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Have you ever experienced the following phenomenon? You go to the eye doctor to have your eyes examined. While you’re there, you can see perfectly. Your doctor recommends either the same prescription you had before or only a mildly updated one. It all makes sense. Then you get home or back to the office, and your vision is blurred and you start to feel the eyestrain again.

You’re not alone. This is actually a fairly common problem with people who live or work in environments with poor lighting. Because your ophthalmologist or optometrist is an expert in vision and eye care, the office is almost always an example of perfect (or as near perfect as possible) lighting. It’s not too bright or too dark, and you’re never looking at a television or computer screen that’s much brighter or much dimmer than the lighting in the room.

If you’ve experienced this issue, the problem is most likely the lighting in your home or office, not in your eye doctor’s techniques or prescription. Fortunately, you can remedy the situation with just a little bit of observation and a few simple changes to your lighting.

DISCOMFORT GLARE

If your computer screen is much brighter or dimmer than the lighting in the rest of the room, your eyes will fight to focus on it or to shift back and forth between it and other objects or people you need to look at throughout the day. To fix this, take a look at your office.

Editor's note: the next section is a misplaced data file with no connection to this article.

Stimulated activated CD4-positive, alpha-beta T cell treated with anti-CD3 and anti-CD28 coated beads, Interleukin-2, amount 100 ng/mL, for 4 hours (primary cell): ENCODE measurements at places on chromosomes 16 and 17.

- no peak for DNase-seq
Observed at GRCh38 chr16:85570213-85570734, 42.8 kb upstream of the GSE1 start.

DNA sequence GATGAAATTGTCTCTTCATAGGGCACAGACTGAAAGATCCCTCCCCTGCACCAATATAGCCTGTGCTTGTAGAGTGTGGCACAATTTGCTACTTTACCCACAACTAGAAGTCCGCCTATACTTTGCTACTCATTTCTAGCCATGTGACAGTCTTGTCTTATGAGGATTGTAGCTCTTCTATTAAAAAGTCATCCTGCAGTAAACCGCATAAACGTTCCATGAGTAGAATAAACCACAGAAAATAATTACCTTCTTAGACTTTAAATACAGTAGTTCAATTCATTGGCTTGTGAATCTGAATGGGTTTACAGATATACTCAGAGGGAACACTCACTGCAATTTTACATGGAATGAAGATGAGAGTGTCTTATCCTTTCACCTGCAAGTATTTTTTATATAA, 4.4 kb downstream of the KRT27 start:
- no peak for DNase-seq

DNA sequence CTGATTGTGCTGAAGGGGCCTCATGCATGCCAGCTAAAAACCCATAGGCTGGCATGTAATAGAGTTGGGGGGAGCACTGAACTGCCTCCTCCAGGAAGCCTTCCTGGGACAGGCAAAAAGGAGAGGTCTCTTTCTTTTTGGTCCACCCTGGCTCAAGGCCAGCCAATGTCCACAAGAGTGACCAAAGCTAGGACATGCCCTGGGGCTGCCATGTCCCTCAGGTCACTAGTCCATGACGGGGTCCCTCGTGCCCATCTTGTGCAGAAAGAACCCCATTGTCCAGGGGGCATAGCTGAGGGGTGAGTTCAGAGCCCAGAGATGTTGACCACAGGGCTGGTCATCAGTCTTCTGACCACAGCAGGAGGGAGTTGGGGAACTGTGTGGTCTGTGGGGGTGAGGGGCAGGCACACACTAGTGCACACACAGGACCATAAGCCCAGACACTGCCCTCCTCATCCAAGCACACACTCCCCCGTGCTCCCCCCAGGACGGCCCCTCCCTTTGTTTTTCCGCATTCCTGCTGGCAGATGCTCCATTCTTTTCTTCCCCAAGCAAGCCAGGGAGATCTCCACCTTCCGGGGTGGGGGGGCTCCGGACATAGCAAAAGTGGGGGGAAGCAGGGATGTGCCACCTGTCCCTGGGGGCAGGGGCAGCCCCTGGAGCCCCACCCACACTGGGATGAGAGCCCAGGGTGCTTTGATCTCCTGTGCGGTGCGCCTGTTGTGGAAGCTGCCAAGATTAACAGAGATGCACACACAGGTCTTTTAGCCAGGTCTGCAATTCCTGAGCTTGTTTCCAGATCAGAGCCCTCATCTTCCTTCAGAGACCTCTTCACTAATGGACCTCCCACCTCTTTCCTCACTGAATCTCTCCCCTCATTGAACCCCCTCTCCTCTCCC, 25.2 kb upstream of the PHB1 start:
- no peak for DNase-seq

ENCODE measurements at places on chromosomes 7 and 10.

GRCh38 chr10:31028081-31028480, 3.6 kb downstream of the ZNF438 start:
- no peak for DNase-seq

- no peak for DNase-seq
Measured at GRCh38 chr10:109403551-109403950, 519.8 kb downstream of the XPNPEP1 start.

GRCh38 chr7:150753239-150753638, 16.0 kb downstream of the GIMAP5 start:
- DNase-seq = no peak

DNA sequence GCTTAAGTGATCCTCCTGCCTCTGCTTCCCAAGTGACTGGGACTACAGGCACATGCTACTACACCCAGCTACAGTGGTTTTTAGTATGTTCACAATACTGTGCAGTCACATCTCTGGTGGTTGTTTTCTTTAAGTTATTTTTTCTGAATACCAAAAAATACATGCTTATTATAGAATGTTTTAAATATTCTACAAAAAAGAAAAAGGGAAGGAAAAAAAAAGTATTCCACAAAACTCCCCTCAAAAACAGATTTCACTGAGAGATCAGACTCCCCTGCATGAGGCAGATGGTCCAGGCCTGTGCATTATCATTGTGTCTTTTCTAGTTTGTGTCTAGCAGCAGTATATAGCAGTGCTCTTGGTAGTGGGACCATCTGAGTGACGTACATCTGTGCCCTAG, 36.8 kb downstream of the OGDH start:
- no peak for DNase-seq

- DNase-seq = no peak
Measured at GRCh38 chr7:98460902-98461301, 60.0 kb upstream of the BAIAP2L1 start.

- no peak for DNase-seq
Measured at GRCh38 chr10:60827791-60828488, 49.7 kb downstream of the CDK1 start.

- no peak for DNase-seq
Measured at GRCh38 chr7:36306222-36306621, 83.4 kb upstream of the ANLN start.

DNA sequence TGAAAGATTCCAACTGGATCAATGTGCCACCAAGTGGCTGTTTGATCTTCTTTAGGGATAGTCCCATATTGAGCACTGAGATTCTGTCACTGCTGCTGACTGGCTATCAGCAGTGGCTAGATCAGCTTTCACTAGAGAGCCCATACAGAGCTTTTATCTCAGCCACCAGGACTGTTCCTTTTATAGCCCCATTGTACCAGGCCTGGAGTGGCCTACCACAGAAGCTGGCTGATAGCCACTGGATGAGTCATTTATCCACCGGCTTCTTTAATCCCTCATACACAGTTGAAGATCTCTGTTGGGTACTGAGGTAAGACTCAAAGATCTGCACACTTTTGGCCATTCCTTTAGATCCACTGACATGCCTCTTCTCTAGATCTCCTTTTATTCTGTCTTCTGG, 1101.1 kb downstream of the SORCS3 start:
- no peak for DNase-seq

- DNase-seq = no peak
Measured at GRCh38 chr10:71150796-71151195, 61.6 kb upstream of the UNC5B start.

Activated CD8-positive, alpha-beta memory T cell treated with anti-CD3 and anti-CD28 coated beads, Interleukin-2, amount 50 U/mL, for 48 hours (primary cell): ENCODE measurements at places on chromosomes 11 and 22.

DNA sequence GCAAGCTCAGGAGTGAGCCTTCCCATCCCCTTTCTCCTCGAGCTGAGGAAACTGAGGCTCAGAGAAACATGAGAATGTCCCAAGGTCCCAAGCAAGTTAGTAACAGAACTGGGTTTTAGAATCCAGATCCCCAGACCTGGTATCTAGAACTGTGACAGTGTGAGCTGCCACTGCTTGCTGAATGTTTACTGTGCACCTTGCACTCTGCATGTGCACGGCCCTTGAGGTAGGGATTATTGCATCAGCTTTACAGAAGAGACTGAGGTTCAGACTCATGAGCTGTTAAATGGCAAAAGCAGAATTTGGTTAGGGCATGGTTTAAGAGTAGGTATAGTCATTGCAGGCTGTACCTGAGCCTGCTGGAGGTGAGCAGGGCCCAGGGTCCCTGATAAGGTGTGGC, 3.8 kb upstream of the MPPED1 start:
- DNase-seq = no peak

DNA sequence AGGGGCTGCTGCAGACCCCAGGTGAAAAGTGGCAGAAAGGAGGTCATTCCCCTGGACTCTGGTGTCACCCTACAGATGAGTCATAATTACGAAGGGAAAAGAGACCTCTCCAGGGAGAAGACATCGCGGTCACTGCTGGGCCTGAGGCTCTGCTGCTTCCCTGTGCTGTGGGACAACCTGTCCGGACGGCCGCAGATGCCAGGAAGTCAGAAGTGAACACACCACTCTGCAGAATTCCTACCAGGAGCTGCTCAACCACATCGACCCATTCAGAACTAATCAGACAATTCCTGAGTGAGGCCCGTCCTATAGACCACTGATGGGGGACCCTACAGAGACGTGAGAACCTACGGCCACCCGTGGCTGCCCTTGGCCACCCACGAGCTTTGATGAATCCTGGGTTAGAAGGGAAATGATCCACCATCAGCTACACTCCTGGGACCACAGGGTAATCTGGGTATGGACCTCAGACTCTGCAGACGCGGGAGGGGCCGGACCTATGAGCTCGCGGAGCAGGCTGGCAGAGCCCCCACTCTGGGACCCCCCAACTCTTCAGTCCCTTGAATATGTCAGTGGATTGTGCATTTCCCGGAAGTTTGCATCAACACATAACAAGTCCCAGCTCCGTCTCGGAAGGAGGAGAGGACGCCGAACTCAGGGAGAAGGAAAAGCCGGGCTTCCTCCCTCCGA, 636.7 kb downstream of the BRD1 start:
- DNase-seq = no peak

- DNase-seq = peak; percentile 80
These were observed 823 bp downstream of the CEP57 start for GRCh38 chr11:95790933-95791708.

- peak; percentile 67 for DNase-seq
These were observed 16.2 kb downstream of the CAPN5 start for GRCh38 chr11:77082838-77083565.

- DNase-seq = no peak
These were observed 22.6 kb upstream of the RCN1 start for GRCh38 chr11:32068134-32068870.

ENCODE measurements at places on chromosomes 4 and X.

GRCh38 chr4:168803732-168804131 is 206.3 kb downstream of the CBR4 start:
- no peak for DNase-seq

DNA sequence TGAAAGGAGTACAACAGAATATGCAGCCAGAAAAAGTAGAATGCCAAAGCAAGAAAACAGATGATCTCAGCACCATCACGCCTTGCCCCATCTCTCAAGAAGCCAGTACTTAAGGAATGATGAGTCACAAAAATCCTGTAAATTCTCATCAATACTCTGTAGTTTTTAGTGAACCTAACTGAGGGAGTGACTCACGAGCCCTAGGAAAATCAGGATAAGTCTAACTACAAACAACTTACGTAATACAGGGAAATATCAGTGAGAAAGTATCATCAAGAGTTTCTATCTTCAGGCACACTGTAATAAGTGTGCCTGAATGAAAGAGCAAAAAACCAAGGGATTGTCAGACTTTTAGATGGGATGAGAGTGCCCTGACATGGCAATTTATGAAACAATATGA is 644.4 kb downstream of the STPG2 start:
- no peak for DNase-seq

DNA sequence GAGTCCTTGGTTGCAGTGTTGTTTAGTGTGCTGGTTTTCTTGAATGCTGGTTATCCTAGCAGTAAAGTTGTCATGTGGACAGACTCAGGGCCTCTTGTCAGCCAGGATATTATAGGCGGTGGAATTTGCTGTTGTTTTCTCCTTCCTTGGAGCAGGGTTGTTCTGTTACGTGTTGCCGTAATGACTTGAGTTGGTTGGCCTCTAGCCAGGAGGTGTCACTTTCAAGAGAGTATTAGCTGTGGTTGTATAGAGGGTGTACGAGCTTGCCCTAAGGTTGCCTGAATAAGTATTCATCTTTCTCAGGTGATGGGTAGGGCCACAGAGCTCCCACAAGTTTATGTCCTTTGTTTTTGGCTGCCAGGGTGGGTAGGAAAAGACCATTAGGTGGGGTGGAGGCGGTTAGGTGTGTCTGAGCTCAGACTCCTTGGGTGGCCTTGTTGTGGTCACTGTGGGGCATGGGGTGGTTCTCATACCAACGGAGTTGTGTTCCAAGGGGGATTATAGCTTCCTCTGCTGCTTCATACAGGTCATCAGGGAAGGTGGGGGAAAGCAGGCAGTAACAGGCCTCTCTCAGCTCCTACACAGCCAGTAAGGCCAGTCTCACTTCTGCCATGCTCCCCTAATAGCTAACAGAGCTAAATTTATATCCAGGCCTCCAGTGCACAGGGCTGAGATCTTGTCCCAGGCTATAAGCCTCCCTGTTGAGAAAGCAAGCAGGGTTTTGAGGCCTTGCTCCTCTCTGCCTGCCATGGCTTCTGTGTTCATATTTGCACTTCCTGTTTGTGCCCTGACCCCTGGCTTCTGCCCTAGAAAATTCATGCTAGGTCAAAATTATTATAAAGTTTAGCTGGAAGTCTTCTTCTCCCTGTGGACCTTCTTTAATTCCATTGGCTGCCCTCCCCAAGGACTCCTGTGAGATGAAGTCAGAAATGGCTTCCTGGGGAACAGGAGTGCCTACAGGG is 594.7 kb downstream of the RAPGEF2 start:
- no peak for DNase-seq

Is your computer in front of a window? While it’s great to have a view while you type, you might want to angle your computer so that you’re not looking at your screen on a backdrop of sunlight filtering in through the window. In this case, the light outside is brighter than your screen, which is causing what some ophthalmologists call “discomfort glare.” After you’ve angled your monitor away, do some work for a while and see if the problem subsides.

You can also test to see if your overhead lights are too bright in contrast with your monitor’s brightness by working while wearing a baseball cap or other brimmed hat that blocks out the overheads. If this is more comfortable, the problem is with the discrepancy between your monitor and your overhead lights. If you can’t have the overheads dimmed, you may want to turn up the brightness on your monitor.

EXPERIMENT WITH THE LIGHTING AT HOME

If you experience this phenomenon at home, you might want to experiment with adding desk or floor lamps to different rooms. You may also want to leave some or all of the lights on when you watch TV or movies.

If you use task lighting, such as a stove or sink light, you might want to get a dimmer bulb or add more incandescent lights that shine on the rest of the counter and floor to avoid discomfort from a contrast in lighting here. Get tips from either your ophthalmologist or a lighting expert at a home furnishing or lighting store to help improve vision in your everyday life.

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